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Chrysanthemum White Rust

Chrysanthemum White Rust
Chrysanthemum White Rust

Chrysanthemum white rust (Puccinia horiana) is a serious fungal disease of chrysanthemum. This disease was first discovered in Japan in 1895 and was confined to China and Japan until the 1960s. Today it is established in Europe, Africa, Australia, Central America, South America, and the Far East. White rust can spread quickly in greenhouse and nursery environments causing severe crop losses. Eradication of this pathogen is feasible because P. horiana has a limited host range, requires green host tissue, and spreads inefficiently.

Chrysanthemum white rust (CWR) is a quarantine significant pest in the United States; therefore, occurrence of this disease leads to state and federal regulatory action. In the last 25 years localized introductions of chrysanthemum white rust have occurred within the United States or Canada and have subsequently been eradicated or are being eradicated. In recent years, CWR has been detected in Massachusetts.


Twelve species of chrysanthemum are susceptible including:

  • pot mums, spray mums, and garden mums ( Dendranthema X grandiflorum = Chrysanthemum morifolium ).
  • Other hosts include Nippon daisy ( Nipponicanthemum nipponicum = C. nipponicum )
  • High daisy, and ( C. pacificum = Ajania pacifica )

Resistant species include:

  • annual chrysanthemum ( C. carinatum )
  • crown chrysanthemum ( C. coronarium )
  • pyrethrum ( Tanacetum coccineum = C. coccineum )
  • marguerite daisy ( Argyanthemum frutescens )
  • ox-eye daisy ( Leucanthemum vulgare )
  • shasta daisy ( Leucanthemum X superbum = C. maximum )
  • corn marigold ( C. segetum )


The symptoms of chrysanthemum white rust are very distinct; light green to yellow spots up to 5mm in diameter appear on the upper surface of the leaf. These spots become brown and necrotic with age. Raised beige to pink pustules form on the underside of leaves beneath the spots. Pustules become white with age. Pustules are most common on young leaves and flower bracts but may form on any green tissue or the petals. Symptoms usually occur during cool, wet weather.


The disease is brought into the greenhouse on infected plant materials. Infected plants may look normal until the correct environmental conditions encourage symptom development. Hot and dry weather may delay onset of symptoms for up to eight weeks. Fungicide applications may also suppress disease development. CWR can also be spread to uninfected plants on contaminated soil, litter, dead leaves, gardening equipment, clothes, shoes, and hands. The pathogen requires living host tissue to grow and reproudce.

CWR produces two types of spores. Teliospores are in the pustules on the underside of leaves and remain on the pustule unless they are aggressively brushed off. Teliospores can persist up to 8 weeks on pustules attached to leaves. Teliospores produce basidiospores under cool, moist conditions (96-100% relative humidity for at least three hours). Basidiospores are fragile and short-lived (1 hour or less depending on the humidity) but they are responsible for explosive epidemics under the correct environmental conditions. Infection can occur when temperatures are cool (between 40-73F with an optimal temperature of 63F) and relative humidity is high (96-100%). A film of free water on the leaves is required for infection. Symptom development usually occurs in 5 to 14 days.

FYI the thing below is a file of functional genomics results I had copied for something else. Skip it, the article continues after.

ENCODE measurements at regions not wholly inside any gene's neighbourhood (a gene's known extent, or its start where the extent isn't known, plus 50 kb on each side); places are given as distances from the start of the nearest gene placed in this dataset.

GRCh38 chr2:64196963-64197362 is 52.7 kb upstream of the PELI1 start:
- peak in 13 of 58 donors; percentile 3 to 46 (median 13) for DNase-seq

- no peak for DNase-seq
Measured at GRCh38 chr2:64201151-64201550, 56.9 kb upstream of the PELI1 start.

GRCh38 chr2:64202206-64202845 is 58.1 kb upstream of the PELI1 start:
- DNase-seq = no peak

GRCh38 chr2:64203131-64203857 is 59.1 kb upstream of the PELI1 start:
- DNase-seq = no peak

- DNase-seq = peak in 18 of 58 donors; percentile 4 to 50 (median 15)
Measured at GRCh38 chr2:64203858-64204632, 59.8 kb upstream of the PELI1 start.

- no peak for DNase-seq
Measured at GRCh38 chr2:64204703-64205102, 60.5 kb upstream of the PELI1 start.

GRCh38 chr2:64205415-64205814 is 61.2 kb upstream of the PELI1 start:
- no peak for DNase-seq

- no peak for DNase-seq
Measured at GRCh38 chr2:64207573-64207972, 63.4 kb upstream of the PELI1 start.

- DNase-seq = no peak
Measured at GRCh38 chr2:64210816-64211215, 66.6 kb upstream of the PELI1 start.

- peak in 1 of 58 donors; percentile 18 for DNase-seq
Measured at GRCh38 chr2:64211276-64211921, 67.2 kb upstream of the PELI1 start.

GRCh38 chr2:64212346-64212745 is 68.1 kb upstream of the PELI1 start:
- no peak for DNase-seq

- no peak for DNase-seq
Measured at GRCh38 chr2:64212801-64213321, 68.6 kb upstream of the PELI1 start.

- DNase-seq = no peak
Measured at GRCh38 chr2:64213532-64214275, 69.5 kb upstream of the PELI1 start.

The first step is to prevent CWR from being introduced into your facilities. Obtain materials from a reputable supplier. Inspect them when they come in and regularly thereafter for symptoms of white rust. Use good cultural techniques to limit spread of disease. Look for development of disease symptoms especially during cool, moist periods.   Water plants using drip tapes or individual emitters if possible to avoid water splash and spreading the disease via overhead irrigation. Do not keep any plantings of chrysanthemums on your property from year to year. When using rust fungicides preventively, rotate among active ingredients and FRAC codes. Use contact (e.g. chlorothalonil and mancozeb) as well as systemic (strobilurin and DMI) materials within the rotation.  Follow all label precautions regarding whether treatments are recommended for plants in flower.  

CWR is regulated in MA by the Massachusetts Department of Agricultural Resources (MDAR) and federally by USDA Animal and Plant Health Inspection Service (APHIS).


Fungicides applied preventatively to asymptomatic plants can prevent CWR from becoming established. Remove and destroy affected plants and a border of healthy appearing plants. Examples of fungicide type, FRAC code, active ingredients and trade names of fungicides registered for CWR include the following:

Systemics (strobilurin), FRAC code 11: azoxystrobin (Heritage), boscalid and pyraclostrobin (Pageant), kresoxim-methyl (Cygnus)

Contact, FRAC code 5: chlorothalonil (Daconil, Echo), chlorothalonil plus thiophanate-methyl (Spectro), mancozeb (Dithane, Protect T&O), thiophanate-methyl (Cleary's 3336), flutolanil (Contrast), pyraclostrobin (Insignia), and myclobutanil (Eagle).

Contact, FRAC code M3: mancozeb (Dithane, Fore, Protect)

Systemic (DMI), FRAC code* 3: triadimefon (Strike), triflumizole (Terraguard), myclobutanil (Hoist, Eagle)

*FRAC code = Fungicide Resistance Action Committee Group number. See

References and Resources:


Prepared by:
Julie Callahan, Massachusetts Introduced Pests Outreach Project

Revised 8/13,  8/14, reviewed 2015